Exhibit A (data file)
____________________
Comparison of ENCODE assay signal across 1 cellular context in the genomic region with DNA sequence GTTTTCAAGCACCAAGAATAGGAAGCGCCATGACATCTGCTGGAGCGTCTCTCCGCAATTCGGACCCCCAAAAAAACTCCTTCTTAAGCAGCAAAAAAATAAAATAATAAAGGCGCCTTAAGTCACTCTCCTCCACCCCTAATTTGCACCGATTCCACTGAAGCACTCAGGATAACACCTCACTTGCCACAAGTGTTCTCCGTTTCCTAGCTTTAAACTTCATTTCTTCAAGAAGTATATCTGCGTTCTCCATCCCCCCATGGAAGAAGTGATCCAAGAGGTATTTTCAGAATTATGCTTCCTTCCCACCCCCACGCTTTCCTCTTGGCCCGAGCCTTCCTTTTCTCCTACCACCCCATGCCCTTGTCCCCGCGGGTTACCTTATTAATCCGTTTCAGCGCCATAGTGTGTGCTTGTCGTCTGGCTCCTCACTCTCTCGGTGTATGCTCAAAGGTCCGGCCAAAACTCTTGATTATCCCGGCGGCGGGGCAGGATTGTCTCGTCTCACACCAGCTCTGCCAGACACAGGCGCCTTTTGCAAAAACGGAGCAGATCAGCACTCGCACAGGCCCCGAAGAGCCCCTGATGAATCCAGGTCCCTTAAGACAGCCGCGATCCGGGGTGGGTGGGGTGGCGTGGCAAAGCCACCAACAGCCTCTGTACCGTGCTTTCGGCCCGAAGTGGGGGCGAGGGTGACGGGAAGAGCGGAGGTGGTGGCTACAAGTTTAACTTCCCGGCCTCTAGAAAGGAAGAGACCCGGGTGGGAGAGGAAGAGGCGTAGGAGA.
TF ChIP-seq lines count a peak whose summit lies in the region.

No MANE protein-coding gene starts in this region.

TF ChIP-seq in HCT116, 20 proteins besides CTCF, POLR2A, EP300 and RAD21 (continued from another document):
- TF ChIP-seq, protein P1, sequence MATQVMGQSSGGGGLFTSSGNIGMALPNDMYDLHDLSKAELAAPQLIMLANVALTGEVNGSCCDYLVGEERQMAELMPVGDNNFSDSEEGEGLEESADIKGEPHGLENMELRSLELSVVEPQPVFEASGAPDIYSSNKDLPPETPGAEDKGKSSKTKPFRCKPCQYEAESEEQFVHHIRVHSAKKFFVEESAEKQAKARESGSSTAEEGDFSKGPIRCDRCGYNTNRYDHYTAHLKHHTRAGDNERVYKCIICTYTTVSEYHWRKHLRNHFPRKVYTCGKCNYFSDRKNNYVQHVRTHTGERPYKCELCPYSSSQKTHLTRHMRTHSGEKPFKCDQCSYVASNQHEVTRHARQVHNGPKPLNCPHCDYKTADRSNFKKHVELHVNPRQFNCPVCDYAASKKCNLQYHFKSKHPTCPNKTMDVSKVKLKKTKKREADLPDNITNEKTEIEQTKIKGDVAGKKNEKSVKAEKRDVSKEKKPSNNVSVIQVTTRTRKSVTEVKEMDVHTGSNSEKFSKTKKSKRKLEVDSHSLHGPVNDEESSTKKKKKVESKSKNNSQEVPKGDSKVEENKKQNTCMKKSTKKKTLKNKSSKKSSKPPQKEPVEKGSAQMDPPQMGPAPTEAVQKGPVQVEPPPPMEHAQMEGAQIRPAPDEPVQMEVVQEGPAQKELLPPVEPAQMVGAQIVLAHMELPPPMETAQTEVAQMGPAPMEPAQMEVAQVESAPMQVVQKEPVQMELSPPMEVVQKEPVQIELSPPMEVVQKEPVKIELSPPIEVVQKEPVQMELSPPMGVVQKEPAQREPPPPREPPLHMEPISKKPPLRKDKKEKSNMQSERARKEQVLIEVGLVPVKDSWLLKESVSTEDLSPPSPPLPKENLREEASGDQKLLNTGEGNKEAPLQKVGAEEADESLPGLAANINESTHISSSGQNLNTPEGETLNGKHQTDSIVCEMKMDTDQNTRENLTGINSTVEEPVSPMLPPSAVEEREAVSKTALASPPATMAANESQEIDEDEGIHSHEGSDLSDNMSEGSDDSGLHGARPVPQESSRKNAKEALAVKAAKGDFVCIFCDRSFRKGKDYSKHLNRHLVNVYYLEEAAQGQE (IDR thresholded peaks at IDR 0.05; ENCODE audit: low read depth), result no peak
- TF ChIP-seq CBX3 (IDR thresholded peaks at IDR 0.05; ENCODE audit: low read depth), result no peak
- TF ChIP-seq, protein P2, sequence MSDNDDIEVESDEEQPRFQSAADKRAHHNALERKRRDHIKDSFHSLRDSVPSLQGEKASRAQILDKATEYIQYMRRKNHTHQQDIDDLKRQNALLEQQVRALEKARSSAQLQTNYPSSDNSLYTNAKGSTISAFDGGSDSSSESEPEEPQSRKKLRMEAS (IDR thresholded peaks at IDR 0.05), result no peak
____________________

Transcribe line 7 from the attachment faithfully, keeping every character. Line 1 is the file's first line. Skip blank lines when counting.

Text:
- TF ChIP-seq, protein P2, sequence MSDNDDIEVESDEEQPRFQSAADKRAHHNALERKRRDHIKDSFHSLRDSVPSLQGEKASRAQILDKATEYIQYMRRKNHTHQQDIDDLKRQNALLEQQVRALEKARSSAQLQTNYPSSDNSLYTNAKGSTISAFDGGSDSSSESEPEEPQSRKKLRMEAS (IDR thresholded peaks at IDR 0.05), result no peak